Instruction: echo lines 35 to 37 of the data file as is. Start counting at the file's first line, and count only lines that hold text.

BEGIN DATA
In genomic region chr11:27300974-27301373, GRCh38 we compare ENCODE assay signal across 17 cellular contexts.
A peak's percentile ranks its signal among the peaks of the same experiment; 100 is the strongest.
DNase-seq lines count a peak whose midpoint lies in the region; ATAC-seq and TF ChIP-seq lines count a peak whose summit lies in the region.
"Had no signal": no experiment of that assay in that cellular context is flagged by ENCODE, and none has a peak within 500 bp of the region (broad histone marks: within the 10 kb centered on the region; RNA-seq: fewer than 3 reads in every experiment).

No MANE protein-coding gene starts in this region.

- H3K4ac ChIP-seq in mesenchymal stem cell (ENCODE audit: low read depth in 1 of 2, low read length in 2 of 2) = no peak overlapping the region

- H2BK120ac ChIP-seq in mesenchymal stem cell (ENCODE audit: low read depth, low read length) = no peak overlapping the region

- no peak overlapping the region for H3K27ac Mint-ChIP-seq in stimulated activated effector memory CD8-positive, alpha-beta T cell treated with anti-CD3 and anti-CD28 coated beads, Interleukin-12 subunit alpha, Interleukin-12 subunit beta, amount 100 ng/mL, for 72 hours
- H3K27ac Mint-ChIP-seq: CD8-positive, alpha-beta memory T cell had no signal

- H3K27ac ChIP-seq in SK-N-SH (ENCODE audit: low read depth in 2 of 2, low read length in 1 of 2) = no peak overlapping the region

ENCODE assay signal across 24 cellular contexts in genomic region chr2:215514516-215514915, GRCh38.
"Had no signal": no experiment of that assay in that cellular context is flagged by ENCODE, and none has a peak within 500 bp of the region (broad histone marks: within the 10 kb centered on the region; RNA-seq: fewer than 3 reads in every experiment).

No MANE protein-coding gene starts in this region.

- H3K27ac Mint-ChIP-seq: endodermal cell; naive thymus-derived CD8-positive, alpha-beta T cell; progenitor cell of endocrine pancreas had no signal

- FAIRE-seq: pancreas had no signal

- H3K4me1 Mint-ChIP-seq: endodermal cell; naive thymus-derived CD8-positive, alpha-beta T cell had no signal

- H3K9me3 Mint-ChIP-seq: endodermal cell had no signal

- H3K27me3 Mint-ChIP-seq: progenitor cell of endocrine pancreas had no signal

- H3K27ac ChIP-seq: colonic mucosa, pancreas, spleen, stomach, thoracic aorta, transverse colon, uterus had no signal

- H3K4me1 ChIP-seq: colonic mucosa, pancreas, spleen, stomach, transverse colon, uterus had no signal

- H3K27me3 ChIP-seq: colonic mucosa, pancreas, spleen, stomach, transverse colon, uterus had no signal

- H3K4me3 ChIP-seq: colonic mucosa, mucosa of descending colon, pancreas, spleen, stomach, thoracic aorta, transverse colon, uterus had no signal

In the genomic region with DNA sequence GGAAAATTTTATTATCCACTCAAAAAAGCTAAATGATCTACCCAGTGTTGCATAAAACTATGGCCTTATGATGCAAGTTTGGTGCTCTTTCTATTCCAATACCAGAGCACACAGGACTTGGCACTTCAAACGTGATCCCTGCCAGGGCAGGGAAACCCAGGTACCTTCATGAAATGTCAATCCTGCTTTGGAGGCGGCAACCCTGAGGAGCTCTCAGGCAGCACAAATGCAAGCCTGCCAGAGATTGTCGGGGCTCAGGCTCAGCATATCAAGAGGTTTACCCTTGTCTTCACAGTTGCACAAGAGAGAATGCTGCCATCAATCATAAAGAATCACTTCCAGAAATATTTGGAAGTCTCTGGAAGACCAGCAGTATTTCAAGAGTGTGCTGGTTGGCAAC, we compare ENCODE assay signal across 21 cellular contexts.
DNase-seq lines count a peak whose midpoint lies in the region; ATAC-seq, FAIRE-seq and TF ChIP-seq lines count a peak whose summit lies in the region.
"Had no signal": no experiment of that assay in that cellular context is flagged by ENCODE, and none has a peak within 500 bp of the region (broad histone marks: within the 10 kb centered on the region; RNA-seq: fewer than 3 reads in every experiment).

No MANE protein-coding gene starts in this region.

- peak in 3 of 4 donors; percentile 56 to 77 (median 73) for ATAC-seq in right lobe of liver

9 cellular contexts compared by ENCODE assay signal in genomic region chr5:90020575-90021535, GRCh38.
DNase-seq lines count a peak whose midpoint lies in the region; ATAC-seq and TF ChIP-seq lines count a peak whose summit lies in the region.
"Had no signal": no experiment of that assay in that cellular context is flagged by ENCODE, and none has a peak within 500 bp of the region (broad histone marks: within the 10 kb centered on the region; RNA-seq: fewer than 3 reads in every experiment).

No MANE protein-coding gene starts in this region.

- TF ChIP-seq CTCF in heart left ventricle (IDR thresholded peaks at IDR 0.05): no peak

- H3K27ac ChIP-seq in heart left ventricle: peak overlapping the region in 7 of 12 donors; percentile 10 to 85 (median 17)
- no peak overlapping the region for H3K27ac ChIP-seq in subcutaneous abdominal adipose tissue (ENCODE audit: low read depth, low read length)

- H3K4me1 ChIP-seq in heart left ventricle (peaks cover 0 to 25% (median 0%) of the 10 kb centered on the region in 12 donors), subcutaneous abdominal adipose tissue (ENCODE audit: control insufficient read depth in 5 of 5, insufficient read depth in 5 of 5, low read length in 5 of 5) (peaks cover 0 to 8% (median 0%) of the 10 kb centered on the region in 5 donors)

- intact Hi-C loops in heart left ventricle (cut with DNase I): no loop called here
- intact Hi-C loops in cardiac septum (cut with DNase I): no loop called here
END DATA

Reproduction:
- H3K4me1 ChIP-seq in heart left ventricle (peaks cover 0 to 25% (median 0%) of the 10 kb centered on the region in 12 donors), subcutaneous abdominal adipose tissue (ENCODE audit: control insufficient read depth in 5 of 5, insufficient read depth in 5 of 5, low read length in 5 of 5) (peaks cover 0 to 8% (median 0%) of the 10 kb centered on the region in 5 donors)

- intact Hi-C loops in heart left ventricle (cut with DNase I): no loop called here
- intact Hi-C loops in cardiac septum (cut with DNase I): no loop called here